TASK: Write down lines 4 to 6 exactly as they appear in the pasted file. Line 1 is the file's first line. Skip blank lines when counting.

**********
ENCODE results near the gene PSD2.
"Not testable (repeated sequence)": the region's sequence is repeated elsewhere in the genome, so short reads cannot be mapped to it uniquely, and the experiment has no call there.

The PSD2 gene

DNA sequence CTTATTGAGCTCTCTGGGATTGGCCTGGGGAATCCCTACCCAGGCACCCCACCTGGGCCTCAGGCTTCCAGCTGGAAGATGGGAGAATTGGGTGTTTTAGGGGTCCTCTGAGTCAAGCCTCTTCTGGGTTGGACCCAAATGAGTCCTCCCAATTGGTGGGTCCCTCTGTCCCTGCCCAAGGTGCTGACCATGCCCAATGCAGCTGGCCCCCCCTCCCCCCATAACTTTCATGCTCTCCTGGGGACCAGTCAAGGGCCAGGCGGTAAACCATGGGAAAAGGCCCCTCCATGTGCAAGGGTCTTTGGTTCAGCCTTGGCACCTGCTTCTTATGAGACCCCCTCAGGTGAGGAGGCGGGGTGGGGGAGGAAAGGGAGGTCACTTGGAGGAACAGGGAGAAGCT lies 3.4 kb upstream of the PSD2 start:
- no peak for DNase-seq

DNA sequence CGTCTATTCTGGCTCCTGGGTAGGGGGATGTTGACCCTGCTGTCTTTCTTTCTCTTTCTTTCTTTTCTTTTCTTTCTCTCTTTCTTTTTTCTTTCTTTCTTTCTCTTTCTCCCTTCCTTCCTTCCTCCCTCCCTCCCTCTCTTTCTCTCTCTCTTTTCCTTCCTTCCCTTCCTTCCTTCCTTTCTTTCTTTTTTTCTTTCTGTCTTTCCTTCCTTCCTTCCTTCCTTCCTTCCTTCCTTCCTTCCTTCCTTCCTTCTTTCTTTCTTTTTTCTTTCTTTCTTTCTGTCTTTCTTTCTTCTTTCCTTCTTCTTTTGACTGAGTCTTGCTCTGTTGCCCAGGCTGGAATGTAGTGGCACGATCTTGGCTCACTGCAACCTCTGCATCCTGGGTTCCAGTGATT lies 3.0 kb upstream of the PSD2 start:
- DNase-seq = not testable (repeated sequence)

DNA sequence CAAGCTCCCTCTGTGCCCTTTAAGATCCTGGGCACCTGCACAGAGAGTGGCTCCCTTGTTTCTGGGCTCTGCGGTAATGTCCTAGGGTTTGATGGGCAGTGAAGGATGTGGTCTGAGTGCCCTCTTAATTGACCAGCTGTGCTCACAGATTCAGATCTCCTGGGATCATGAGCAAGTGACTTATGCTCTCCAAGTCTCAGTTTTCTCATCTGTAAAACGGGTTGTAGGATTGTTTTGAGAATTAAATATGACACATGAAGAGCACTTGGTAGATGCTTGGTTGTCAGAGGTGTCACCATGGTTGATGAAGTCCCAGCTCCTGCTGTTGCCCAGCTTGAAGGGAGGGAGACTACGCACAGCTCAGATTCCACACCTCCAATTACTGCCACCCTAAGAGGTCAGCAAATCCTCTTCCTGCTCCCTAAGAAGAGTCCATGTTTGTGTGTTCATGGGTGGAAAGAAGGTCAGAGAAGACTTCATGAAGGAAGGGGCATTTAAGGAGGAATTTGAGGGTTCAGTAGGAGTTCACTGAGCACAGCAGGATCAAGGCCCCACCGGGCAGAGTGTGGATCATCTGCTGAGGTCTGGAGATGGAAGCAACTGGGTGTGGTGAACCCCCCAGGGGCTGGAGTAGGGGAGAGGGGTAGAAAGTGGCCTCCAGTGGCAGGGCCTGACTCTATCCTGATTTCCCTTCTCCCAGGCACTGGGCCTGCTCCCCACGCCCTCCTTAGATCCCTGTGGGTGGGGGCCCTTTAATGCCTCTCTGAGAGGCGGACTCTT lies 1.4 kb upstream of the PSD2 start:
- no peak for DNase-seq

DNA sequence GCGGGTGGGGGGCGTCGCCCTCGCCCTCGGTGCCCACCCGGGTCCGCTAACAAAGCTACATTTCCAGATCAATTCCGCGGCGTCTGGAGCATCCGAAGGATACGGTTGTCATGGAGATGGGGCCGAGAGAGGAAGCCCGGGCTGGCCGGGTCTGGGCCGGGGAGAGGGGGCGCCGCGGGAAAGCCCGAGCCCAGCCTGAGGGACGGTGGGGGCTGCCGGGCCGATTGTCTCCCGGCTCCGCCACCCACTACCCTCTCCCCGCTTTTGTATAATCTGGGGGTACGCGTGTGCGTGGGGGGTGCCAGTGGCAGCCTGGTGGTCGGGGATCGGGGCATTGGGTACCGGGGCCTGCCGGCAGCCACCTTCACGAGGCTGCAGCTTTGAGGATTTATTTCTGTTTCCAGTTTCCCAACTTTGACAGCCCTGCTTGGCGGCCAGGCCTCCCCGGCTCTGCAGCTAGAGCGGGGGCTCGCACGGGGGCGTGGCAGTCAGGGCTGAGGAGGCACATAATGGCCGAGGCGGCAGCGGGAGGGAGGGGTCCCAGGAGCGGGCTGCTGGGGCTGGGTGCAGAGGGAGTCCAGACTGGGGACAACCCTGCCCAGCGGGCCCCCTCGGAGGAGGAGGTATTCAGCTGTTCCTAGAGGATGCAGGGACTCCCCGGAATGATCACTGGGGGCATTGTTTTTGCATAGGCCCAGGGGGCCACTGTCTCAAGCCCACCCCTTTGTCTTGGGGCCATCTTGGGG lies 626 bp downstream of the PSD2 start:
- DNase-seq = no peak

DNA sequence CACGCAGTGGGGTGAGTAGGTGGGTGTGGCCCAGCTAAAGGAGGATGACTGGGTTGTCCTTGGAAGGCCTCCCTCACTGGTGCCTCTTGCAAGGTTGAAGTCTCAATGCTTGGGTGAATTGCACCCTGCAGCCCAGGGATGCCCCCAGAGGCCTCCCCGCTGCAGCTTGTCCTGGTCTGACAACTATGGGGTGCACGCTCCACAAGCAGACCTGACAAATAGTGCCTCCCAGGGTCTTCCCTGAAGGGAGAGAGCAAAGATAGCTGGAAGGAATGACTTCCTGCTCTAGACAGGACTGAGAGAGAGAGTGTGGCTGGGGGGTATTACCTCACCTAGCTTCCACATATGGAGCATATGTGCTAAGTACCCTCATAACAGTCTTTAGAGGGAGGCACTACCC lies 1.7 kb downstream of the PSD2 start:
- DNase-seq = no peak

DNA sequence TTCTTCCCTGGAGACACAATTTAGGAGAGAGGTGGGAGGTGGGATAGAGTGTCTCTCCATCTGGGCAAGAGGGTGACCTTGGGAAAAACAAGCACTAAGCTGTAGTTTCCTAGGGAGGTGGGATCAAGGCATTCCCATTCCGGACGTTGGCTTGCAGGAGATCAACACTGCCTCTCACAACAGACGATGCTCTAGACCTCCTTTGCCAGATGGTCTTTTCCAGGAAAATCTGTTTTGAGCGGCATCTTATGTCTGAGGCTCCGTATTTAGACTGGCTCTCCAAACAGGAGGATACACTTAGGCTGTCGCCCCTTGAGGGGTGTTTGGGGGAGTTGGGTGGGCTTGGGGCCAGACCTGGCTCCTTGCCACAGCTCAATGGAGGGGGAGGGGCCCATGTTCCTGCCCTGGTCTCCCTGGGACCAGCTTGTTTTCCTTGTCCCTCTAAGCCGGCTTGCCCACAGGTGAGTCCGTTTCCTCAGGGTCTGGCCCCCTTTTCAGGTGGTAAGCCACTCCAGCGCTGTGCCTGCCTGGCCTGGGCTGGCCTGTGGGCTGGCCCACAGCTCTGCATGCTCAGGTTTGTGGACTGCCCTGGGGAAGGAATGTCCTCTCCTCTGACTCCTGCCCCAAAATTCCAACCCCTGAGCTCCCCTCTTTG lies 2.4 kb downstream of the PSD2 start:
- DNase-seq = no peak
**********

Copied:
DNA sequence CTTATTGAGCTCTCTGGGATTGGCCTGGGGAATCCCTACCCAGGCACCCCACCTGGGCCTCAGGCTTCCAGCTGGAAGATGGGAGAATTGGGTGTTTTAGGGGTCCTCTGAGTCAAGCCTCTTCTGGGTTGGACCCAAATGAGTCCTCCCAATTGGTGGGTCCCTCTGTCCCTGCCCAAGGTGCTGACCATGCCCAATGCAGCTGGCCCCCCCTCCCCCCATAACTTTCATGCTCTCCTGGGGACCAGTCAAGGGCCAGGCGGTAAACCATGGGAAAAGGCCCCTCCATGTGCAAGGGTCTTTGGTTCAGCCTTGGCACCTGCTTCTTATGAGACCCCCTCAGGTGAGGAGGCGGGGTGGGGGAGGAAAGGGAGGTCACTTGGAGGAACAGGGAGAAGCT lies 3.4 kb upstream of the PSD2 start:
- no peak for DNase-seq

DNA sequence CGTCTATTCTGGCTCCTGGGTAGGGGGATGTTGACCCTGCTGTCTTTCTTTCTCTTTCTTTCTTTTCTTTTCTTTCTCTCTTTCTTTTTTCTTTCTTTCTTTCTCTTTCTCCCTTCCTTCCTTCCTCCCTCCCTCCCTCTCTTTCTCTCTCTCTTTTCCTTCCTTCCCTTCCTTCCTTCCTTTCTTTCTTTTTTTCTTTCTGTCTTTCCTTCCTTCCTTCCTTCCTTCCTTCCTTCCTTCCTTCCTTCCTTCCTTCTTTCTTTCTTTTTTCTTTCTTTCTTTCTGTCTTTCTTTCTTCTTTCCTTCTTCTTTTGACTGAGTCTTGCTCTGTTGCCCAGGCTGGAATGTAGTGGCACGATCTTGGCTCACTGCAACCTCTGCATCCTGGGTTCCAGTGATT lies 3.0 kb upstream of the PSD2 start: